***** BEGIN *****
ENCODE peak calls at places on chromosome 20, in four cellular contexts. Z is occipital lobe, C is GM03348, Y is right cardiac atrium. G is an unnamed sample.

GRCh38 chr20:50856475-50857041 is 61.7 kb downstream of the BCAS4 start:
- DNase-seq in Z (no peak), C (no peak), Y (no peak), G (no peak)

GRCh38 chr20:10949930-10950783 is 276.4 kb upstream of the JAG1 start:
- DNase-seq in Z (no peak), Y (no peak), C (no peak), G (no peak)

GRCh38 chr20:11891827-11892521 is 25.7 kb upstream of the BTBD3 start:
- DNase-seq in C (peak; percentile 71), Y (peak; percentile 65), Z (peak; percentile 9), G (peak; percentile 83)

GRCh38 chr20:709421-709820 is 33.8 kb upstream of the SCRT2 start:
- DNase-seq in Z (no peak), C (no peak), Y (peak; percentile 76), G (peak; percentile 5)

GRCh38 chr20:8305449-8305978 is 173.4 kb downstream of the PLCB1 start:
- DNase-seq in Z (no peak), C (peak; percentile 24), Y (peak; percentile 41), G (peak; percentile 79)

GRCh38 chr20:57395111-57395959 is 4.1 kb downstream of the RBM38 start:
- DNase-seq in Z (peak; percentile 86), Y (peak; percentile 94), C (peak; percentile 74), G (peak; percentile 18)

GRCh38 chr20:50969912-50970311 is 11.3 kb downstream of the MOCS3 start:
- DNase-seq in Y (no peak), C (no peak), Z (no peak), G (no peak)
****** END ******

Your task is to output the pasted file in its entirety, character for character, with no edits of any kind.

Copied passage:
ENCODE peak calls at places on chromosome 20, in four cellular contexts. Z is occipital lobe, C is GM03348, Y is right cardiac atrium. G is an unnamed sample.

GRCh38 chr20:50856475-50857041 is 61.7 kb downstream of the BCAS4 start:
- DNase-seq in Z (no peak), C (no peak), Y (no peak), G (no peak)

GRCh38 chr20:10949930-10950783 is 276.4 kb upstream of the JAG1 start:
- DNase-seq in Z (no peak), Y (no peak), C (no peak), G (no peak)

GRCh38 chr20:11891827-11892521 is 25.7 kb upstream of the BTBD3 start:
- DNase-seq in C (peak; percentile 71), Y (peak; percentile 65), Z (peak; percentile 9), G (peak; percentile 83)

GRCh38 chr20:709421-709820 is 33.8 kb upstream of the SCRT2 start:
- DNase-seq in Z (no peak), C (no peak), Y (peak; percentile 76), G (peak; percentile 5)

GRCh38 chr20:8305449-8305978 is 173.4 kb downstream of the PLCB1 start:
- DNase-seq in Z (no peak), C (peak; percentile 24), Y (peak; percentile 41), G (peak; percentile 79)

GRCh38 chr20:57395111-57395959 is 4.1 kb downstream of the RBM38 start:
- DNase-seq in Z (peak; percentile 86), Y (peak; percentile 94), C (peak; percentile 74), G (peak; percentile 18)

GRCh38 chr20:50969912-50970311 is 11.3 kb downstream of the MOCS3 start:
- DNase-seq in Y (no peak), C (no peak), Z (no peak), G (no peak)